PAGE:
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Abu Dhabi, UAETuesday 20 November 2018

Dubai to introduce more family-only beaches

Hundreds of instances of bad behaviour, including photographing women in swimsuits, were recorded on Dubai beaches last year

Family-only signs put up last year at the Dubai Offshore Sailing Club. Jeffrey E Biteng / The National
Family-only signs put up last year at the Dubai Offshore Sailing Club. Jeffrey E Biteng / The National

Dubai has unveiled plans to designate some of its beaches as family-only to provide safe spaces for women and children.

The Supreme Committee of Maritime Affairs, headed by Lt General Dhahi Khalfan Tamim, proposed the move during a meeting this week. It aims to provide privacy for conservative families.

Signs will be put up to mark the beaches that will be family-only, where single men will not be allowed. Rules on dressing modestly will be enforced, too.

Hundreds of instances of bad behaviour on Dubai beaches were recorded by police last year – 289 men were caught photographing women in swimsuits and 743 cases were reported of disturbing beachgoers.

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Family-only areas will encourage conservative families to visit Dubai beaches

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The move was welcomed by many, including Sohair Al Jorraid, a Syrian mother of three, who feels uncomfortable at public beaches because the crowds of male beachgoers make her feel embarrassed.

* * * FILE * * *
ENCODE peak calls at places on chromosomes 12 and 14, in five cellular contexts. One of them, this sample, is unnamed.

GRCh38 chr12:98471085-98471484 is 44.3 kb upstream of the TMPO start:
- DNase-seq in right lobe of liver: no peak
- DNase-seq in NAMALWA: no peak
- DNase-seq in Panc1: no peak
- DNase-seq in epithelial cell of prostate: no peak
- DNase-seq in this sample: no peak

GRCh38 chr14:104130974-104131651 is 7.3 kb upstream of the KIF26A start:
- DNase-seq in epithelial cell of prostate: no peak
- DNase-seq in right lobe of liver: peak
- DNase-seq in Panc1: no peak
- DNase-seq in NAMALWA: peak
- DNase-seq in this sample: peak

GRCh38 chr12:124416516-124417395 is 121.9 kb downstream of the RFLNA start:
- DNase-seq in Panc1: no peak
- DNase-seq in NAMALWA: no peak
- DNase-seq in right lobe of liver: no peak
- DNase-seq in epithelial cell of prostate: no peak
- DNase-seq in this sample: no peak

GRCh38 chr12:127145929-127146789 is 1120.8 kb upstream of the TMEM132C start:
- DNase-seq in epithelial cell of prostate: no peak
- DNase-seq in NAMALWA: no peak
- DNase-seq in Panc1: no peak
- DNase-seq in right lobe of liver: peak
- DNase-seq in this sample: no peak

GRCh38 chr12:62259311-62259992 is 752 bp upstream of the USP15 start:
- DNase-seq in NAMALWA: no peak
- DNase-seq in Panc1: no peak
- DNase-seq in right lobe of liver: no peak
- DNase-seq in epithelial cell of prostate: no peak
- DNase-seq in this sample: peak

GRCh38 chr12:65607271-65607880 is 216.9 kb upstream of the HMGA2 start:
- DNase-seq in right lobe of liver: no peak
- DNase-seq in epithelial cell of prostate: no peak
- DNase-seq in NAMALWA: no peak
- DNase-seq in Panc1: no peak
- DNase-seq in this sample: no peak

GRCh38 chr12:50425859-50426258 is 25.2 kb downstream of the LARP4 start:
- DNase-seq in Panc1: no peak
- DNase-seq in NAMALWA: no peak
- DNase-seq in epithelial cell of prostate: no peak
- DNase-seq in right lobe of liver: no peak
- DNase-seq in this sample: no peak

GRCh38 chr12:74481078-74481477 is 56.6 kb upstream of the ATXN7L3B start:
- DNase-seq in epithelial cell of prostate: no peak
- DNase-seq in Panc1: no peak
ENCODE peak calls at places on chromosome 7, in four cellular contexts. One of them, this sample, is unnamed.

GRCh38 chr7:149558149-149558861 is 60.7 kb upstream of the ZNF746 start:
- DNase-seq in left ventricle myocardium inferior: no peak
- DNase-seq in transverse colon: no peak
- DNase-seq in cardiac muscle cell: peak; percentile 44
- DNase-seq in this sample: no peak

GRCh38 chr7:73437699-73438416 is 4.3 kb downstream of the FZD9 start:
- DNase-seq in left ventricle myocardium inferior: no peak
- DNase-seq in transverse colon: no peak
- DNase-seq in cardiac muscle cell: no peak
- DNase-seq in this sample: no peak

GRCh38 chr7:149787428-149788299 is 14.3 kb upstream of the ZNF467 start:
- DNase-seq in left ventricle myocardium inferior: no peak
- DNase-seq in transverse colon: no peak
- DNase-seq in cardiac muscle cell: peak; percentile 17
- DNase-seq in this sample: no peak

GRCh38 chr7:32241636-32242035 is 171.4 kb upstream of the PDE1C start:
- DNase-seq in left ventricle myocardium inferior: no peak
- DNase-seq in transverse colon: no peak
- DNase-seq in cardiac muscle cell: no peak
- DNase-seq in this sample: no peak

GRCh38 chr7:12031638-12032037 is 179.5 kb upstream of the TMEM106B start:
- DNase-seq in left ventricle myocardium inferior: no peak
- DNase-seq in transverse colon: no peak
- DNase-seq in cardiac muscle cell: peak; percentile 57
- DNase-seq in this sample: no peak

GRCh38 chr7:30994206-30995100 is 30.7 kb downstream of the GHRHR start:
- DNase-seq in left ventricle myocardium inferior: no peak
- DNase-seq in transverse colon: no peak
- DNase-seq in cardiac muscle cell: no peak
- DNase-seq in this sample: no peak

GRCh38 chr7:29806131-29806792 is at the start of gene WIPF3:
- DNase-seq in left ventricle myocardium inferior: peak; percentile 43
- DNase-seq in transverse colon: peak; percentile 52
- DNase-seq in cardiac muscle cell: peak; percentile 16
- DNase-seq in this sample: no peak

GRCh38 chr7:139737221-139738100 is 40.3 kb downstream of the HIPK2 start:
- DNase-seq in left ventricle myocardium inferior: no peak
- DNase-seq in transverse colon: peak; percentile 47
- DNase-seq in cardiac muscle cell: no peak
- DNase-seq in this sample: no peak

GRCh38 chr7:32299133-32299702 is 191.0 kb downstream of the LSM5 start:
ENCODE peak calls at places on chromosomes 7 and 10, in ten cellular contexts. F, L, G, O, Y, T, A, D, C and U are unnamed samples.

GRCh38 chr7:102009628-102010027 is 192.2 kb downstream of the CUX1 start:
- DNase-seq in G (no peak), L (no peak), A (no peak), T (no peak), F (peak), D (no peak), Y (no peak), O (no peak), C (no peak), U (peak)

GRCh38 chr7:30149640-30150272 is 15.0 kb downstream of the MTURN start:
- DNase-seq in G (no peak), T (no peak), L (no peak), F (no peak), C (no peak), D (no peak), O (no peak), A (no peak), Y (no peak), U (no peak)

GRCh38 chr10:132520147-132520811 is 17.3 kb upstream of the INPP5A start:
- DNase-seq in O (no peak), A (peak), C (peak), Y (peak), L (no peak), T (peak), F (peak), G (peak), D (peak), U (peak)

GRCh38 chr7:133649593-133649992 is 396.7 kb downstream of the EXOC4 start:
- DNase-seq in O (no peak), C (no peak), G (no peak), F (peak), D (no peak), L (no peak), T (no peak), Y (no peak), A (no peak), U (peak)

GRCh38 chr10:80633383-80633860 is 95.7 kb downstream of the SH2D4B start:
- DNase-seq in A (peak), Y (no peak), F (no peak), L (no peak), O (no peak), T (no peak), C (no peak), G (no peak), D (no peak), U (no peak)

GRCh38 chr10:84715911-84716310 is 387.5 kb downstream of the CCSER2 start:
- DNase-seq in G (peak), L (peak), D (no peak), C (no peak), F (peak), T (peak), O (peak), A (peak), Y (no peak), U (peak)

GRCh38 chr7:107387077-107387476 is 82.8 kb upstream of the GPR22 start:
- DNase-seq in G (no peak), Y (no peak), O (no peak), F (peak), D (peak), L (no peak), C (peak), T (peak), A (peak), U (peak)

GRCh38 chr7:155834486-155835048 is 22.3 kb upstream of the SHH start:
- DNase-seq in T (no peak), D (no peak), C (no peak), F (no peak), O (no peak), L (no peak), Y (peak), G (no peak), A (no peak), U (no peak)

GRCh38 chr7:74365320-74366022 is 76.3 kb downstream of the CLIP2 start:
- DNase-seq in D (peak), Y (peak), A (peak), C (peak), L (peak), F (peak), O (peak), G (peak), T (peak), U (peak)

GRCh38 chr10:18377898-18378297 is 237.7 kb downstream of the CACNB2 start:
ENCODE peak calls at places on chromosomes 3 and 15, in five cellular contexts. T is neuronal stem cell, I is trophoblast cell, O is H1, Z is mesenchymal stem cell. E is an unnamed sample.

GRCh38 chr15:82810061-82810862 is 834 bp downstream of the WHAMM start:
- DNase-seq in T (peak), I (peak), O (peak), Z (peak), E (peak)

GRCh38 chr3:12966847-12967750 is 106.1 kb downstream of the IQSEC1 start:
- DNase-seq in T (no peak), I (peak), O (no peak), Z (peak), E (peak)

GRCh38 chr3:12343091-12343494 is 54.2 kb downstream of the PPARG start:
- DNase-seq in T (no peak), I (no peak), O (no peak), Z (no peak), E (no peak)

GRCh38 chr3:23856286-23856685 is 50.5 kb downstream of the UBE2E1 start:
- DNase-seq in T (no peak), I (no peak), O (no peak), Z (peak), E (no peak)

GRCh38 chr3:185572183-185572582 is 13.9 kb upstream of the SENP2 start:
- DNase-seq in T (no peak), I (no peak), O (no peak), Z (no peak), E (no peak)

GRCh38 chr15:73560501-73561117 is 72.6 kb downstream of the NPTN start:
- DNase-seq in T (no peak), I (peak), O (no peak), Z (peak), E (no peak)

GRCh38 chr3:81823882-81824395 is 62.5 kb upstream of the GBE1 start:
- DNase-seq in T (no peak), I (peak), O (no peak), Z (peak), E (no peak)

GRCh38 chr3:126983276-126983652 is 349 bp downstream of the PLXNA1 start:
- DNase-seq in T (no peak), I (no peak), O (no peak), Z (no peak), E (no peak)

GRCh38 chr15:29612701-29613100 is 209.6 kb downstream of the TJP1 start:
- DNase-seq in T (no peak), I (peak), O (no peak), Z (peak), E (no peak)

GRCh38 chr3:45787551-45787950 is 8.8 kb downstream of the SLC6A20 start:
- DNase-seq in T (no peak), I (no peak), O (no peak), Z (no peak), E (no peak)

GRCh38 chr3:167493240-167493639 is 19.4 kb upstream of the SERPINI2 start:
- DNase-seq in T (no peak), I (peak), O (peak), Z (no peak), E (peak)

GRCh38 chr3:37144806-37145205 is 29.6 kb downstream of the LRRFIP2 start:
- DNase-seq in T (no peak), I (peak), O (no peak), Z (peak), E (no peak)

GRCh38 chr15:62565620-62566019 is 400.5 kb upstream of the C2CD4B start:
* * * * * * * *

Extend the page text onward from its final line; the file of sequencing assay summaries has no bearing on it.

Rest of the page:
“I prefer to take my children to the ladies’ club. There are no men starring and I feel more comfortable with friends and my children,” said Mrs Al Jorraid,

Mrs Al Jorraid, in her 30s, said many families prefer to have their own space at the beach.

“When I tell my husband that I am going to the beach, he requests that we not go to a public beach. I know many families who feel the same about public beaches. Families prefer to have a specific place just for them and it will encourage them to go more often to the beaches."

Mohammed Jaber, a Lebanese father to a 7-year-old girl, said he does not allow his wife and daughter to go to a public beach alone.

“Many men and labourers go to public beaches fully dressed and stare at women," he said.

Ms Ola Ameer, a 29-year-old Jordanian with an Australian passport, said it makes no difference for her.

“I do not usually go the beach much, but it will encourage my mother to go more often. Designating a family area for beachgoers will encourage husbands, their wives and kids to go to the beach,” said Ms Ameer.

“I guess it’s a good idea. Some workers, who are fully dressed, stare at women, which makes them distressed. Some women I know prefer to go to women’s clubs, but it’s a bit expensive and not everyone can afford it.”

Last year, signs declaring family-only areas were placed at the Dubai Offshore Sailing Club saying it was dedicated to families and that visitors must wear respectful swimwear. However, the signs were later removed.